BARNSTABLE — When President Donald Trump told the Proud Boys, a group labeled a hate group by the Southern Poverty Law Center, to “stand back and stand by” during the presidential debate on Tuesday, it wasn’t a surprise to Rev. Will Mebane Jr.
The pastor of St. Barnabus Episcopal Church in Falmouth said he argued this point with Trump supporters back in 2016.
“I’m not a great seer or prophet, but I argued vehemently with those who were insistent on supporting his candidacy, and I warned them that what we are experiencing today is exactly what would happen,” he said in an interview Thursday.
The phrase “stand back and stand by,” has since been embraced by the group and used on merchandise. The phrase showed up on T-shirts coupled with “Trump 2020.” Amazon and Ebay blocked sales of the merchandise on Thursday.
Mebane grew up in what he referred to as KKK-infested North Carolina. He called white supremacists, which he said are “a part of the fabric of every institution and of many organizations in this nation,” a real threat.
“Donald Trump represents the antithesis of everything I understand about the theologies and beliefs of every religious tradition and denomination, be it Jewish, Christian, Muslim, Unitarian, Baha’i or whatever,” he said. “The core and foundational element is love. Love for your neighbor, love for the other. And when a person, be they president of the U.S. or a peasant farmer, violates those tenants, they must be called out. They cannot be supported.”
Rev. Wesley Williams, retired pastor of the Orleans Methodist Church, said Trump’s reluctance to condemn the Proud Boys represented a failure of leadership.
“Particularly when he claims to not know who they are,” Williams said.
A member of the Nauset Interfaith Association and the MLK Action Team, Williams has been leading group discussions about King’s “Letter from a Birmingham Jail.” The civil rights leader had a big influence on Williams when he was growing up, and his embrace of King’s strategy of nonviolence is the polar opposite of that used by the Proud Boys.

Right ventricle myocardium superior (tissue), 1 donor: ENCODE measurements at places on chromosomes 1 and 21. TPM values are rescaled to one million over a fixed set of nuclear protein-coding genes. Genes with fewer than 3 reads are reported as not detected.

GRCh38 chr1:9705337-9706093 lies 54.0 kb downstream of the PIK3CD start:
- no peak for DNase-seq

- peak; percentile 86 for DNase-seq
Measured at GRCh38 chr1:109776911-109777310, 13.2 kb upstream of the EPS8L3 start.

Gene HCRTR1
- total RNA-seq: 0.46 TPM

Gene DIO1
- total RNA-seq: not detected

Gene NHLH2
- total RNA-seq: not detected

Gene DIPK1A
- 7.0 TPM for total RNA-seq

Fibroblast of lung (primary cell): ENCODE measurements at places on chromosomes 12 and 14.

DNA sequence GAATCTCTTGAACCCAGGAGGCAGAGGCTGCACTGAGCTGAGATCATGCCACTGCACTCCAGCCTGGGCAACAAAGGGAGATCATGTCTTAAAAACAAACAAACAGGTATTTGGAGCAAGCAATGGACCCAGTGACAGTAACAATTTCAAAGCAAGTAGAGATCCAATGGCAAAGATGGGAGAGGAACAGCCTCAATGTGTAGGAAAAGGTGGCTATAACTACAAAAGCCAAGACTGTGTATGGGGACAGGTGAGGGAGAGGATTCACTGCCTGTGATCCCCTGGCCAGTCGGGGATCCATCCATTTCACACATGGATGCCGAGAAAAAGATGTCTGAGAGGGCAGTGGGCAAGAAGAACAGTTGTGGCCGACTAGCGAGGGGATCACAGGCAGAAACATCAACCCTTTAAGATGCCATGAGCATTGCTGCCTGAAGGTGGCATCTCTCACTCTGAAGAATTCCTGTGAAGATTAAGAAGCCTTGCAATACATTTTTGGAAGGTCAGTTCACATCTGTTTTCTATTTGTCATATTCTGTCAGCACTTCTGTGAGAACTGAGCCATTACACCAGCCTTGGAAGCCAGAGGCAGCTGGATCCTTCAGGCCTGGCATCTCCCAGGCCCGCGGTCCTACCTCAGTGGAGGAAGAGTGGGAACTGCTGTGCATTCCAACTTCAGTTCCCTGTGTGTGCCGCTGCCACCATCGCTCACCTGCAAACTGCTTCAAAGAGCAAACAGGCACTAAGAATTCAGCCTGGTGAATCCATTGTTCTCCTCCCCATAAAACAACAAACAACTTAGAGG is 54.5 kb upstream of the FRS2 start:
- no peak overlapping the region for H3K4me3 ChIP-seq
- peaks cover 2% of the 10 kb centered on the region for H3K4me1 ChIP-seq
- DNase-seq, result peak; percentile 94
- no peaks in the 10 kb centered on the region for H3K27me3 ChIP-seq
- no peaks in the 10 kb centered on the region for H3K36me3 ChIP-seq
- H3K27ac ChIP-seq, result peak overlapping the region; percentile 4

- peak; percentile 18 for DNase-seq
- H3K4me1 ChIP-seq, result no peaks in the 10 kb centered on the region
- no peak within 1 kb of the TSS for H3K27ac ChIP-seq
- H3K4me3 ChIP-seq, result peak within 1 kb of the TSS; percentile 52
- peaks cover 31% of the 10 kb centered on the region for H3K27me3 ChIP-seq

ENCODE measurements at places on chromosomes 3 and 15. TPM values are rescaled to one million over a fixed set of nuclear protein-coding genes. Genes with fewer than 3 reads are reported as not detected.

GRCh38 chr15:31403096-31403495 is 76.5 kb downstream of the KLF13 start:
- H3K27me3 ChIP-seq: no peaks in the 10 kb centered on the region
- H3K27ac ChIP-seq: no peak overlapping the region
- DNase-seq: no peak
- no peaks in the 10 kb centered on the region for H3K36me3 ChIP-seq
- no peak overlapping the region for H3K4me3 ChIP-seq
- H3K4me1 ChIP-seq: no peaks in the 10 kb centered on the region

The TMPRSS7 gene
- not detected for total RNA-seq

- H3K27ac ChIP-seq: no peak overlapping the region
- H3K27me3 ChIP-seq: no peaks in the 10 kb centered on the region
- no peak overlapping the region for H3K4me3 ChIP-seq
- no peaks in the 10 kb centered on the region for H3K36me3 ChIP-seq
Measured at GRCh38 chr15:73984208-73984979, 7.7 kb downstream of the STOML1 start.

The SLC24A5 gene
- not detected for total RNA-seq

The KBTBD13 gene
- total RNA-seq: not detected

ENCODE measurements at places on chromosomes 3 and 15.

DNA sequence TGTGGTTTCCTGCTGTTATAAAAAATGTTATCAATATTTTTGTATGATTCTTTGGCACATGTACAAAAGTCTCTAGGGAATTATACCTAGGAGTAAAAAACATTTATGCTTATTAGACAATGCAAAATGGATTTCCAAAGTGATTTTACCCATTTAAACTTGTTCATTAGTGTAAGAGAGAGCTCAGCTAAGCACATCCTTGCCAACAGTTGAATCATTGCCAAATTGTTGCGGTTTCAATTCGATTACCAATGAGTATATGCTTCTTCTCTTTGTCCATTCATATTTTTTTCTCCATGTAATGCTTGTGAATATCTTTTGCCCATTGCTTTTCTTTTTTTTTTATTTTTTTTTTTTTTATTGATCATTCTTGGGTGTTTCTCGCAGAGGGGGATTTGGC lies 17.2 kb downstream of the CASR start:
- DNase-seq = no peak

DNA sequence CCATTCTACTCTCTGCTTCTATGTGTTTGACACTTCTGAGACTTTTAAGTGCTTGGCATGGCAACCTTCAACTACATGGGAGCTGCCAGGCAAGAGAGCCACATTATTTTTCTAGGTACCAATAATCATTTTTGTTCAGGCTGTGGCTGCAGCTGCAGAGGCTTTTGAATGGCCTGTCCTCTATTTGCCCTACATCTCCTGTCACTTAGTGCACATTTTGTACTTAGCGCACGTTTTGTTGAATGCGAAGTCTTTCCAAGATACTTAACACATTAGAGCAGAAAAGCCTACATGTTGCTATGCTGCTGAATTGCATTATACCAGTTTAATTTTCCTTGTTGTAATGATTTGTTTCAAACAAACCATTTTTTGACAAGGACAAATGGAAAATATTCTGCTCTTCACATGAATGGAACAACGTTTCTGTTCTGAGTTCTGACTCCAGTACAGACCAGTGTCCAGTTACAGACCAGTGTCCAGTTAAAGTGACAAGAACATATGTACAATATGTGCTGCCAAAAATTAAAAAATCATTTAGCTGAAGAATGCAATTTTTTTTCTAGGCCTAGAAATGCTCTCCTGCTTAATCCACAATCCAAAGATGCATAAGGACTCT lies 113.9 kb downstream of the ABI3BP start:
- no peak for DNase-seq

Trump’s comments Tuesday were comparable to giving the group license, Williams said.
“Regardless of your political leanings, whether you’re for or against Trump, people have to be sensitive to the language he’s using,” he said. “When he cannot condemn white supremacists, that is a problem.”
White House Press Secretary Kayleigh McEnany on Thursday asserted that the president has disavowed white supremacist groups several times, in spite of his words Tuesday. But Williams was not convinced.
“White people must realize that no matter what their political leanings are, how incendiary his words “stand back and stand by” are to everybody, particularly to the Proud Boys,” Williams said.
He called the resurgence of white supremacy groups terrifying to people of color, particularly African Americans, who have suffered years of cruelty.
“None of us, regardless of our political leanings, can be indifferent to racism because it corrodes all of our souls and it poisons the vision of our children,” Williams said.
Williams called his faith the foundation for his confidence in people and the reason he has hope in the future.
“The more we come to understand about each other’s histories and what we’ve been through, the less we will tolerate the proliferation of hate groups,” he said.
When asked about the president’s comments, John Reed, president of the Cape Cod chapter of the NAACP, had one response.
“November 3rd. Vote.”
Follow Denise Coffey on Twitter: @DeniseCoffeyCCT.